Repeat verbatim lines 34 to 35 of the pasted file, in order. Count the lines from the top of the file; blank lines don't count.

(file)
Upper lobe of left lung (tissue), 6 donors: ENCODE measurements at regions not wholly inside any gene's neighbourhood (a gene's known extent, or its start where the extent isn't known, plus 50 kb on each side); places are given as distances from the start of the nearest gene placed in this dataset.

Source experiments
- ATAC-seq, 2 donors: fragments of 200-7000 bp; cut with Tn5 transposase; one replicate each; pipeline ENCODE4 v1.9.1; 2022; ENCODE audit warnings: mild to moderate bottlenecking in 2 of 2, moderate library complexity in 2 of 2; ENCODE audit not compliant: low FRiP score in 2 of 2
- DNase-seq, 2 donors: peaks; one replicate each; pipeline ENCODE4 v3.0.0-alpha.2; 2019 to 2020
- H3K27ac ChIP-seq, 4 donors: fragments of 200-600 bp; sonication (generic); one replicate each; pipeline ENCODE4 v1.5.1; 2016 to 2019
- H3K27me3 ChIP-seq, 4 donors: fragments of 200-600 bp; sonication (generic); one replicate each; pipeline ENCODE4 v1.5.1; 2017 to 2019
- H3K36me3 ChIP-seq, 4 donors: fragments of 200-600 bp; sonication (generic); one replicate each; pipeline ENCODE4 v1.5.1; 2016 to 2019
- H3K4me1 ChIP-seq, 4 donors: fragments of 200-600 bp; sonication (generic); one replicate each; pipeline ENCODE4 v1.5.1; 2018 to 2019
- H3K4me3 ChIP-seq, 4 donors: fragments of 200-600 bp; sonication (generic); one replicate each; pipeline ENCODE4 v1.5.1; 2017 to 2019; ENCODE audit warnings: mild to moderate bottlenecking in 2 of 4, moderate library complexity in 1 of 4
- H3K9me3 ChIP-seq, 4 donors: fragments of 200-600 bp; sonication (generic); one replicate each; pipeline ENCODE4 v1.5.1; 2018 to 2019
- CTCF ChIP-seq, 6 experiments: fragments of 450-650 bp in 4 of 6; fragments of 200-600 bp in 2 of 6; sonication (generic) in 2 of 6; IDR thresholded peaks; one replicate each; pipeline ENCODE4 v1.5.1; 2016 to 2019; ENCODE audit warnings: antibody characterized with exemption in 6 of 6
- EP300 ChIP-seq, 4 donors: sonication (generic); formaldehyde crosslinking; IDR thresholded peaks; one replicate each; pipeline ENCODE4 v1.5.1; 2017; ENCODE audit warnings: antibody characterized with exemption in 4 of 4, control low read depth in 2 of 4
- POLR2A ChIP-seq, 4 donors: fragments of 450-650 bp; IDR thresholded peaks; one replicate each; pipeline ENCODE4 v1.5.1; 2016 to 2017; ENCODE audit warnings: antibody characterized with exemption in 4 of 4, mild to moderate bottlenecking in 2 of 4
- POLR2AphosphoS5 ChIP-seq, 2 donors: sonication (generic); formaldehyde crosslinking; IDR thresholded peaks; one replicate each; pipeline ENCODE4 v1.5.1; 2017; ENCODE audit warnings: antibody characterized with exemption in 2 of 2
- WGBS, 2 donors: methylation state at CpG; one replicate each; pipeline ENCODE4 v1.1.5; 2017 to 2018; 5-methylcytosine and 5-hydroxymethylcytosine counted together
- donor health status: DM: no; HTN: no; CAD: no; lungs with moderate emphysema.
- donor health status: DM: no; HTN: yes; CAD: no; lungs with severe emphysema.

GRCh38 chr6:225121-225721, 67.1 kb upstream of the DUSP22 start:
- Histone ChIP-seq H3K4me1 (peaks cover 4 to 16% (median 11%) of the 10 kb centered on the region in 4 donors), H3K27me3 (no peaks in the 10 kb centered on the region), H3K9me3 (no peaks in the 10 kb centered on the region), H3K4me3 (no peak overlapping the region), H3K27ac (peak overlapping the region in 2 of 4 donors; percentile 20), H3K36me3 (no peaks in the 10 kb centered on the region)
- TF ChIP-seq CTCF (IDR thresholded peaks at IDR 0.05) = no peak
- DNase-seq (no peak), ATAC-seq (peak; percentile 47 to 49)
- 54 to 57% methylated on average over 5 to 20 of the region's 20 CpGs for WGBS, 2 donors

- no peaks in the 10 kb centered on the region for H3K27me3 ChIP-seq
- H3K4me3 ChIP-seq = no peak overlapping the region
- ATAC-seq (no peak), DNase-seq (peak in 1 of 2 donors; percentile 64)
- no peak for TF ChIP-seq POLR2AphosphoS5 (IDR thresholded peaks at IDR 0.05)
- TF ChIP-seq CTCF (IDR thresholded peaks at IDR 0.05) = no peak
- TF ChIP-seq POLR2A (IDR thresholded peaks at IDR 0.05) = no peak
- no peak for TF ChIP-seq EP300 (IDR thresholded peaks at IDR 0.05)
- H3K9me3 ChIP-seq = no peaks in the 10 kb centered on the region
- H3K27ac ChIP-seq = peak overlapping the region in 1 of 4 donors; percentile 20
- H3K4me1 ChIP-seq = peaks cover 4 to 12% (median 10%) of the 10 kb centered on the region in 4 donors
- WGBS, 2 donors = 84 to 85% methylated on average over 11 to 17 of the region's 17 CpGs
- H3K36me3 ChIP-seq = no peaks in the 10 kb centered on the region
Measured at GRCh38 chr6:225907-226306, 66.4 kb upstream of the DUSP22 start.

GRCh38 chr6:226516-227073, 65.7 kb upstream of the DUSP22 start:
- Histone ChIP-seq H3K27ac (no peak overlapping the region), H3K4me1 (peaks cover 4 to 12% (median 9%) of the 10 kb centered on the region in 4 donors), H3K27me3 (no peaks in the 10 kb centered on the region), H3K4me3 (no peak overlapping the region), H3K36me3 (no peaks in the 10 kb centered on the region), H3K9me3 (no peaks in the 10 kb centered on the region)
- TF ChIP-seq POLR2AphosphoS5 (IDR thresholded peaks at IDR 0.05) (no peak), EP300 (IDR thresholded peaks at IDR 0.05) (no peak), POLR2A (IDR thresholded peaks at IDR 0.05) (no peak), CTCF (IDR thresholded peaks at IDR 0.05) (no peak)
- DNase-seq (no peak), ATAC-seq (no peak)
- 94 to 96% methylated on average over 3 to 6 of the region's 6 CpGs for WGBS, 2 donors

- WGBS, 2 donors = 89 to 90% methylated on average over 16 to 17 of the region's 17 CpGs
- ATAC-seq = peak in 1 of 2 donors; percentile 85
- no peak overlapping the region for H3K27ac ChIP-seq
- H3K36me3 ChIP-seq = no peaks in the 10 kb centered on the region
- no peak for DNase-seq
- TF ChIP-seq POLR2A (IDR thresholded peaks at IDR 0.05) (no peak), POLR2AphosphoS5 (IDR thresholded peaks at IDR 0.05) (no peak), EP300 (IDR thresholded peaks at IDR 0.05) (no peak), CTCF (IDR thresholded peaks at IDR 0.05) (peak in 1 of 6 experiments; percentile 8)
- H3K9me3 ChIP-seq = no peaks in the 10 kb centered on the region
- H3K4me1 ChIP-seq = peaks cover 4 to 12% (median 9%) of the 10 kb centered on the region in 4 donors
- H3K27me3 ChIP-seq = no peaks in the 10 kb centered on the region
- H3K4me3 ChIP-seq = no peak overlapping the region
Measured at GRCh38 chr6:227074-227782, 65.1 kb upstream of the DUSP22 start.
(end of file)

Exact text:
- H3K36me3 ChIP-seq = no peaks in the 10 kb centered on the region
Measured at GRCh38 chr6:225907-226306, 66.4 kb upstream of the DUSP22 start.